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Daily Chronicle - Tuesday April 07, 2009 - Page A9

http://www.daily-chronicle.com/articles/2009/04/06/22175847/

Nick Aase
Nick Aase of Boy Scout Troop 33 of DeKalb moves a wheelbarrow filled with debris from a hurricane-damaged home in Galveston, Texas. Aase and his fellow troop members used their spring break to return to Galveston, where they previously went over their spring break.

A.J. Rouse
A.J. Rouse sprays a garage floor with a sanitizing solution after Boy Scouts cleaned out the garage at a residence in Galveston, Texas.

SCOUTS DO HURRICANE RELIEF WORK OVER SPRING BREAK


Many people think of spring break as college students descending upon a beach town for sun and fun, but for a group of DeKalb Boy Scouts, spring break meant a hurricane-ravaged island along the gulf coast of Texas.

Boy Scout Troop 33, sponsored by First Lutheran Church in DeKalb, sent 12 Scouts and adults 1,300 miles to work on hurricane relief efforts at Galveston Island in Texas. More than six months ago, Hurricane Ike struck the southern Texas coast, rendering many homes in Galveston uninhabitable.

This was Troop 33s second mission trip to Galveston. They first worked there during the Christmas holiday break and returned again to work during their spring break.

Scouts ranged in age from 13-17. Sleeping overnight at a Galveston church, they worked under the direction of the Cavalry for Christ (C4C) relief agency. They were joined by a group of 17 college students from Colorado State University in Pueblo, Colo. Working together, the Scouts and college students tackled a variety of challenging projects.

Kitchen duty
Scouts assisted with kitchen duties. Each day meals were prepared for volunteers and afterward, Scouts washed dishes and engaged in a variety of clean-up operations.

Gutting
Troop 33 assisted with gutting part of the second floor of a home. This involved tearing out flooring and removing bathroom fixtures. Many homes in Galveston remain in need of repair.

Downtown rehab
A historic three-story building in downtown Galveston built in 1917 was flooded with 14 feet of water from Hurricane Ikes storm surge. More flooding came from above through a wind-damaged roof.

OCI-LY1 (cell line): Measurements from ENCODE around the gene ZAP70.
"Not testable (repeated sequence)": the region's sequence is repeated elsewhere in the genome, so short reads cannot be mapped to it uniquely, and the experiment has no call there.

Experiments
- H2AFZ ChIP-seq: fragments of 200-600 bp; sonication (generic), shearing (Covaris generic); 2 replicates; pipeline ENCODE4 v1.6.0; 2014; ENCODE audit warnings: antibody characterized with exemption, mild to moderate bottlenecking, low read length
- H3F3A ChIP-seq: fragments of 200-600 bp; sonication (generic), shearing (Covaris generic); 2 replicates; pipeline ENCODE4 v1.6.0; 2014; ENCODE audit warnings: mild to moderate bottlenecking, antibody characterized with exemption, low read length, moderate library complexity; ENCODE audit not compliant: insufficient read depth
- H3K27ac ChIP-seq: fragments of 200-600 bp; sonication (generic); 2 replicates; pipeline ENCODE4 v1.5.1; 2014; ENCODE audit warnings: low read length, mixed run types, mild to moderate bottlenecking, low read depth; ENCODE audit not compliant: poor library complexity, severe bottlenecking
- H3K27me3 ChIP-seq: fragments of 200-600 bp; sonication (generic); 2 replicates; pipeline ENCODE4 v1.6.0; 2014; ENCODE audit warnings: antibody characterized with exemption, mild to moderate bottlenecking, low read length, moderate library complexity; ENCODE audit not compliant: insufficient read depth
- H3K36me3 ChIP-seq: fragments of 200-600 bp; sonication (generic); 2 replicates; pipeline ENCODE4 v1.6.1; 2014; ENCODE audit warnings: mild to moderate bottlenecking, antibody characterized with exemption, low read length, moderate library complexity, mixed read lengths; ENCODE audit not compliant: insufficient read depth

Scouts removed large amounts of debris from the second-floor interior. They dumped bucket loads of debris through a chute into a trailer parked in an alley below. They also removed a large area of debris from along a sidewalk.

Park improvement
Jones Park suffered extensive flooding. Benches were water damaged with tremendous damage to trees, grounds and equipment. Scouts replaced two benches and sanded park equipment in preparation for painting.

Debris removal, clean up
One home had been flooded with 21 feet of water. A large amount of debris had remained wet or damp on the property for more than six months. Scouts carefully removed debris, taking countless wheelbarrow loads to the street, where the city of Galveston could later pick it up. Scouts also worked at a second property where more debris and brush was removed. At a third location, a garage was cleaned out and a sanitizing solution was sprayed onto the floor.

Air conditioning repair
Adults cleaned an older air conditioning unit at a church, removing and replacing a faulty electric motor drive. A new motor was purchased and donated using Troop 33 funds.

House rehab
Back in December, Scouts had stripped the floors and walls in the final gutting process of a flood-damaged home. Since December, the home received new windows and siding, and the electrical system had been completely rewired. Scouts returned to install drywall in the home and do some of the initial taping of the walls. The homeowner met the Scouts and talked with them last December. She broke into tears upon seeing them return. The Scouts felt working on her home was the greatest project they did in Galveston. It spanned both their Christmas holiday and spring break mission trips. She felt the Scouts had played a major role in rehabilitating her home. Meeting her and working on her home took the enormous devastation of a major hurricane and brought it down to a very human scale.

They met and talked with hurricane victims throughout their stay, some who had lost everything. Day after day, crews of Scouts and college students worked together to meet the challenges brought before them.

Each new day brought them many long hours of hot, dirty work, but they always found the energy and determination to complete their tasks.

Scouts wore filtration masks while working in mold-infested areas. Special trailers provided showers.

At the end of the day, after all their work was done, they enjoyed time together through meetings, movies, games and even a short time at the beach.

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